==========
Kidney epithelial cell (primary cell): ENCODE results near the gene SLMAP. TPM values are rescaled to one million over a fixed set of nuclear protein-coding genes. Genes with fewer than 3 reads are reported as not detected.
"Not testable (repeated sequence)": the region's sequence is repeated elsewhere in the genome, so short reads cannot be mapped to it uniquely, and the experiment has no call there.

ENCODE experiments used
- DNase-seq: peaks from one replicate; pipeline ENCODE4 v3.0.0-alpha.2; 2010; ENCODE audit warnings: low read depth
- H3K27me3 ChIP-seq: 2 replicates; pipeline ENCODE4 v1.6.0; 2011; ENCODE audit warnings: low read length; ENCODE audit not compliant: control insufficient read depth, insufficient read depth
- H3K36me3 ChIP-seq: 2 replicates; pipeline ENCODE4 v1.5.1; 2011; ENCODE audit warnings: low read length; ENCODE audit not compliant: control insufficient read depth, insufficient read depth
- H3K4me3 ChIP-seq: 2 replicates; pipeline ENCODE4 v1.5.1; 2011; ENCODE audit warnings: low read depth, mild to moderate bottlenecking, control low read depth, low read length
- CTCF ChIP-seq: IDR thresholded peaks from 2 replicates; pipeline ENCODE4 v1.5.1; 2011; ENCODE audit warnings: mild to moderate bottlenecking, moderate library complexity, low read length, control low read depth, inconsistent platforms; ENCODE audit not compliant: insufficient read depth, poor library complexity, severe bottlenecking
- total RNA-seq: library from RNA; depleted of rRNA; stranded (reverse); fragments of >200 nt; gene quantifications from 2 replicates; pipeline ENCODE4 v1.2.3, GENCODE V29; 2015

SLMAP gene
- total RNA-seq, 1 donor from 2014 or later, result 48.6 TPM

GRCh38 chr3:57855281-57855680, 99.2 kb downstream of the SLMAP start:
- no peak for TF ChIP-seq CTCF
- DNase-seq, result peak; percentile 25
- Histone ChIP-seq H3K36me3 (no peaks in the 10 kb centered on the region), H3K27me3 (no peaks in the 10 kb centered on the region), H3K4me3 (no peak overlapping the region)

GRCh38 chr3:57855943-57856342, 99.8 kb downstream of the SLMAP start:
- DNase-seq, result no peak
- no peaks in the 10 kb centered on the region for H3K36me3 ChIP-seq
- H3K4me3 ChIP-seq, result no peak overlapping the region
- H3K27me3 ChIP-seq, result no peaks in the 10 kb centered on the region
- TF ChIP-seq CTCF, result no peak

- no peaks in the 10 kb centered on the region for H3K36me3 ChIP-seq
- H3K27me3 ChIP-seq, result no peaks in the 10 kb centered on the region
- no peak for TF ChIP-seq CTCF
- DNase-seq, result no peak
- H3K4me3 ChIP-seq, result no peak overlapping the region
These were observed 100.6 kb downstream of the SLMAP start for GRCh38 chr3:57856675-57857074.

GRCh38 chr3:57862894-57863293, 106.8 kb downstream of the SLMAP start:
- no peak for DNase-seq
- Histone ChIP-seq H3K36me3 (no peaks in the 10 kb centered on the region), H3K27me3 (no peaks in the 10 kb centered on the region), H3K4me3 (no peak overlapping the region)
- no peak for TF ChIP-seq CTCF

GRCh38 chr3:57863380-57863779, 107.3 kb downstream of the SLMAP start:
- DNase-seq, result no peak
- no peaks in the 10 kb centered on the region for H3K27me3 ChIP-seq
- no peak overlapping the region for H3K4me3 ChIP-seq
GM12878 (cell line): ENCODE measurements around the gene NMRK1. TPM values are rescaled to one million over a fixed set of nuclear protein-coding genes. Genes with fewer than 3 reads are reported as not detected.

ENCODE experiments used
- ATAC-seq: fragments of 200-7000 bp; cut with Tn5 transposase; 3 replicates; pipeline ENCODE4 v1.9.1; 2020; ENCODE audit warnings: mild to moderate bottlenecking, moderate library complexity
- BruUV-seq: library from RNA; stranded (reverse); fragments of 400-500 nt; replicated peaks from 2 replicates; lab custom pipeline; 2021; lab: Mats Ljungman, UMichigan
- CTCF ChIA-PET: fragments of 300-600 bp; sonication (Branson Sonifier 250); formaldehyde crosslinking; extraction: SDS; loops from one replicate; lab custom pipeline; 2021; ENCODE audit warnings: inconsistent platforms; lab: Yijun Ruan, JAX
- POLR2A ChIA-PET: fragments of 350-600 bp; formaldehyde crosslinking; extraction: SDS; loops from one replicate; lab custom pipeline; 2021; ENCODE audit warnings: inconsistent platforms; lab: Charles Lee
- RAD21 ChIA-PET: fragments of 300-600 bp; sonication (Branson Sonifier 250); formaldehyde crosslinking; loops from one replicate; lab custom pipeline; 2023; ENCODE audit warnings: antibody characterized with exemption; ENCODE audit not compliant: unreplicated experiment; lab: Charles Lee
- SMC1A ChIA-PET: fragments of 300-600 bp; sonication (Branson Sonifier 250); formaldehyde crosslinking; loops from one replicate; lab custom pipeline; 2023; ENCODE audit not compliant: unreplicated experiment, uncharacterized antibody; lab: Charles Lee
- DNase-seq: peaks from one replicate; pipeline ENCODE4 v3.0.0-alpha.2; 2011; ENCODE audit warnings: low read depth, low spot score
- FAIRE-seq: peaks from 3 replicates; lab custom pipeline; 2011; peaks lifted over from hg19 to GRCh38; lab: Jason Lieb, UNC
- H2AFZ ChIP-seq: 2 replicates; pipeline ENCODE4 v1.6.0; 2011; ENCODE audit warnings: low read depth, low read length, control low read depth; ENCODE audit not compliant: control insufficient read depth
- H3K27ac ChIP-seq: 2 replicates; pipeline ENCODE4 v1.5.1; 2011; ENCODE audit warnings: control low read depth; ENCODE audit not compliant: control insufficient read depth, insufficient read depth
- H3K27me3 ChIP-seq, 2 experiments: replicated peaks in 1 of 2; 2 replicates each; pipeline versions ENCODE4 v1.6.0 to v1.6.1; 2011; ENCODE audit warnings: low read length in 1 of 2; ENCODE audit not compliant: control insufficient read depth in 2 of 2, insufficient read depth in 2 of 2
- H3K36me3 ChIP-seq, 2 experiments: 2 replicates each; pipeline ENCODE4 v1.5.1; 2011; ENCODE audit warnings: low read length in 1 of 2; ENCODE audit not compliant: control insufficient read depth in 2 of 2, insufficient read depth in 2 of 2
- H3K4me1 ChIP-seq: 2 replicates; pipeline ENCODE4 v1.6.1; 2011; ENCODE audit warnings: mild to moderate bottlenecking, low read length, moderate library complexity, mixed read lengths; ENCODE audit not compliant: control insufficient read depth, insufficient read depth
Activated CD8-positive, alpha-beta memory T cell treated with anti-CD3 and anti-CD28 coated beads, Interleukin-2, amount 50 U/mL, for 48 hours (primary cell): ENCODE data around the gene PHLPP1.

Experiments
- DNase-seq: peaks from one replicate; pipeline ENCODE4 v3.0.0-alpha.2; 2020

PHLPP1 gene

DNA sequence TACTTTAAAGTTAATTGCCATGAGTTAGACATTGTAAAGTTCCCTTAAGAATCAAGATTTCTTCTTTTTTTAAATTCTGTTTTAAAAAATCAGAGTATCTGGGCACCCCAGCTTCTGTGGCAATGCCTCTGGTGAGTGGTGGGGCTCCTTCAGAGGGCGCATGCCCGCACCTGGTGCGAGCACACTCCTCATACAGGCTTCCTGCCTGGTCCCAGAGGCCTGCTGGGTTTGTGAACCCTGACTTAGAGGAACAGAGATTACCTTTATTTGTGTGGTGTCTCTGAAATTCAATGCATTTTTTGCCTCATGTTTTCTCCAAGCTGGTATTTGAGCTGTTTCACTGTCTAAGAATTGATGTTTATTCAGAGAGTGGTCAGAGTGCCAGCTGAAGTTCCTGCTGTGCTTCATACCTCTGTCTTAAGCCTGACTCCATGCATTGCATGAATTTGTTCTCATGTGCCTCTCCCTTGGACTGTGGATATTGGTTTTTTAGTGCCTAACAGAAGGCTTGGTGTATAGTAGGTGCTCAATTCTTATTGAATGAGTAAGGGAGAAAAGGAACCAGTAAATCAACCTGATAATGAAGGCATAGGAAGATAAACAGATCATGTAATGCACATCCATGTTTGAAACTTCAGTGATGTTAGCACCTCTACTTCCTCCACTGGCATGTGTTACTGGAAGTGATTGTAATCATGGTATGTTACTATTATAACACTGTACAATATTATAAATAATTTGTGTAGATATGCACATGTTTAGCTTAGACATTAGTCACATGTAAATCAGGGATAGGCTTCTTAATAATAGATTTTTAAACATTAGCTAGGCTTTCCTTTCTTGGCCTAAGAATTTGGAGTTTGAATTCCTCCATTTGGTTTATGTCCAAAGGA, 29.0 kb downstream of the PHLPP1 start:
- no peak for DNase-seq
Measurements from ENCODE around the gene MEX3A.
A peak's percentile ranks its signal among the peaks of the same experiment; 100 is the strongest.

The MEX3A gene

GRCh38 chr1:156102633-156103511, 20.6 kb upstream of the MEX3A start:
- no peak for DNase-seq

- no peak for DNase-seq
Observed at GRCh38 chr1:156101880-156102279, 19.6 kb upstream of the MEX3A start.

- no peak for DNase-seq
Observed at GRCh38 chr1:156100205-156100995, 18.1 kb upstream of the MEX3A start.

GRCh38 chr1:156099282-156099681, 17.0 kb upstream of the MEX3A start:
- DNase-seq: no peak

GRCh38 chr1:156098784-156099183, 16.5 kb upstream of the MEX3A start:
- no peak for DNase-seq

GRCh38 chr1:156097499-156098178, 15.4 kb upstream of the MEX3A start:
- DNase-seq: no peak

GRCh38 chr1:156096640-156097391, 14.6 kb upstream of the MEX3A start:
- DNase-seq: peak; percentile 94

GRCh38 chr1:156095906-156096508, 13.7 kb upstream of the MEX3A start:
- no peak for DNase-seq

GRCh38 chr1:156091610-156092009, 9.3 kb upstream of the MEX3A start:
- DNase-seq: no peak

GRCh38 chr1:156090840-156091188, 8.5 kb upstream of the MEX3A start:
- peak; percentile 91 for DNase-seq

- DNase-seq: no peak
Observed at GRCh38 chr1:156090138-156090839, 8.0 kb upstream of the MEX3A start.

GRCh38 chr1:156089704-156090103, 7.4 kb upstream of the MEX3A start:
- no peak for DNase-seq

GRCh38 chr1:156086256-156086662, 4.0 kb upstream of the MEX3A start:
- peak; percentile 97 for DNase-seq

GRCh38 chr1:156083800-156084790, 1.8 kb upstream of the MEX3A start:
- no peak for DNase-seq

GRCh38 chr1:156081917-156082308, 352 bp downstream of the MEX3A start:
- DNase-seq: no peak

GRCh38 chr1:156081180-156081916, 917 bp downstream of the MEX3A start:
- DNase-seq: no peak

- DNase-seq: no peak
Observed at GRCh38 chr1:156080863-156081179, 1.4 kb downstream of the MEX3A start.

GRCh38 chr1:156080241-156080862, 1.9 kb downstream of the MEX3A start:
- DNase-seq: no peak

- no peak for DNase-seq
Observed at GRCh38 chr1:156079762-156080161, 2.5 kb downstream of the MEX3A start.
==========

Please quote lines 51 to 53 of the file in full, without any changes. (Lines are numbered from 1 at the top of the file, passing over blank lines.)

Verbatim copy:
Activated CD8-positive, alpha-beta memory T cell treated with anti-CD3 and anti-CD28 coated beads, Interleukin-2, amount 50 U/mL, for 48 hours (primary cell): ENCODE data around the gene PHLPP1.

Experiments
- DNase-seq: peaks from one replicate; pipeline ENCODE4 v3.0.0-alpha.2; 2020